Years ago, astronomers mapped out curious ripples in the cold hydrogen gas that lies within the disk of our Milky Way galaxy — and suggested that the ripples were caused by the gravitational influence of an unseen dwarf galaxy dominated by dark matter. Now those astronomers say they may have found the lurker, nicknamed "Galaxy X."
The "observational confirmation" of the prediction is detailed in a research paper that's been accepted for publication in Astrophysical Journal Letters, astronomer Sukanya Chakrabarti of the Rochester Institute of Technology told NBC News in an email.
Chakrabarti and her colleagues analyzed near-infrared data collected by the European Southern Observatory's VISTA telescope to find four young stars clustered in the constellation Norma. The stars are Cepheid variables, which can be used as yardsticks for measuring astronomical distances. The research team determined that the stars are 300,000 light-years away, well beyond the edge of the Milky Way's disk.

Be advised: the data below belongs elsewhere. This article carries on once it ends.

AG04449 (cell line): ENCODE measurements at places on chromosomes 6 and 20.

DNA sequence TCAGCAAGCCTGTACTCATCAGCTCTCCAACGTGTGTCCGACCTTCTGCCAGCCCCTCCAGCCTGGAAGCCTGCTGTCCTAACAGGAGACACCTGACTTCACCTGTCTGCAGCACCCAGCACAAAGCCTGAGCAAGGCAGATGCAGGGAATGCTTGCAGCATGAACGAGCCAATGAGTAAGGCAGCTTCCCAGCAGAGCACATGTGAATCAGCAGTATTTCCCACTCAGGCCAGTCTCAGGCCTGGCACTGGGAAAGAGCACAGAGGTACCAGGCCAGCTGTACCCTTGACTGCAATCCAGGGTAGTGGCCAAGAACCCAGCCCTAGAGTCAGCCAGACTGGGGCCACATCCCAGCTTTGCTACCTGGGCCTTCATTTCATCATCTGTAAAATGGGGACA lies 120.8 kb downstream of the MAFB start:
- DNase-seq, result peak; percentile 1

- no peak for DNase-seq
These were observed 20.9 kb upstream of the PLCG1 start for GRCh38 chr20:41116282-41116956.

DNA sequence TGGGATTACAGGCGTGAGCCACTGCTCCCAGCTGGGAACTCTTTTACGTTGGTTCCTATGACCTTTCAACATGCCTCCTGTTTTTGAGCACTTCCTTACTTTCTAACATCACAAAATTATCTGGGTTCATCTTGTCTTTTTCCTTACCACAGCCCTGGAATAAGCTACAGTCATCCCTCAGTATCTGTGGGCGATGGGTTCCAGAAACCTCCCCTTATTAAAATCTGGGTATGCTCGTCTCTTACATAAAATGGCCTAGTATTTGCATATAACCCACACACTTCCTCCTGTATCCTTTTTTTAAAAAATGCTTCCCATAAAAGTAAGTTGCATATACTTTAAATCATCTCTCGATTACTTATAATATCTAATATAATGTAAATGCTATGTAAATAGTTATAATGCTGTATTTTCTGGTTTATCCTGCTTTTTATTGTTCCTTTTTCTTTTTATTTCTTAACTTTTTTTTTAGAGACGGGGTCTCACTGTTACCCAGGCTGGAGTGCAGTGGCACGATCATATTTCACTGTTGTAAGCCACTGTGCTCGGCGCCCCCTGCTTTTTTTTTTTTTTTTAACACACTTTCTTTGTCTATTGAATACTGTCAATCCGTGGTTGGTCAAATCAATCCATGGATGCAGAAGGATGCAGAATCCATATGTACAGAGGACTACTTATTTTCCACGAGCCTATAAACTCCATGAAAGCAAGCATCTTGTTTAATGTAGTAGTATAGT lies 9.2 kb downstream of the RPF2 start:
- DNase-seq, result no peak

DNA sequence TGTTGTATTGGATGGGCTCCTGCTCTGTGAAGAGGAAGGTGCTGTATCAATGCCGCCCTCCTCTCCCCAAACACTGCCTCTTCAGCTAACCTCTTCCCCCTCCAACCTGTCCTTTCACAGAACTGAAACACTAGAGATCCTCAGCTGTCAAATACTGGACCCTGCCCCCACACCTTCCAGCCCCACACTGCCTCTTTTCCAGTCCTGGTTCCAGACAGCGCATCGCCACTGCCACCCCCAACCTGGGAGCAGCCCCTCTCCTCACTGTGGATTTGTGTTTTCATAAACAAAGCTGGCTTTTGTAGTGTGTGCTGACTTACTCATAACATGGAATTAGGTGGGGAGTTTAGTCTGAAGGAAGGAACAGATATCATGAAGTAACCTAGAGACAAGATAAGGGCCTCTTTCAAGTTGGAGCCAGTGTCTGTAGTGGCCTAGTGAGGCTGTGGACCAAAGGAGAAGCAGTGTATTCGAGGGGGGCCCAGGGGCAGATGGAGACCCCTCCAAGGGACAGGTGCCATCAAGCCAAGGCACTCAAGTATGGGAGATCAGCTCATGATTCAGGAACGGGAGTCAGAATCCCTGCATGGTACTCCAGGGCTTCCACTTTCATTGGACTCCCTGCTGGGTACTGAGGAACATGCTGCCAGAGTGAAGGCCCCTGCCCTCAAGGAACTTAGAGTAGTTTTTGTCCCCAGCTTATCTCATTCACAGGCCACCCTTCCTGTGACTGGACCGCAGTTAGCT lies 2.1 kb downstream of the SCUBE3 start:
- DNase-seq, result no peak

"These young stars are likely the signature of this predicted galaxy," Chakrabarti said in a news release. She surmised that the dwarf satellite galaxy is hard to see because of our own Milky Way's obscuring dust, and because most of its mass consists of invisible (and mysterious) dark matter.
"The discovery of the Cepheid variables shows that our method of finding the location of dark-matter dominated dwarf galaxies works," she said. "It may help us ultimately understand what dark matter is made up of. It also shows that Newton’s theory of gravity can be used out to the farthest reaches of a galaxy, and that there is no need to modify our theory of gravity."
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— Alan Boyle
In addition to Chakrabarti, the authors of "Clustered Cepheid Variables 90 Kiloparsec From the Galactic Center" include Roberto Saito, Alice Quillen, Felipe Gran, Christopher Klein and Leo Blitz.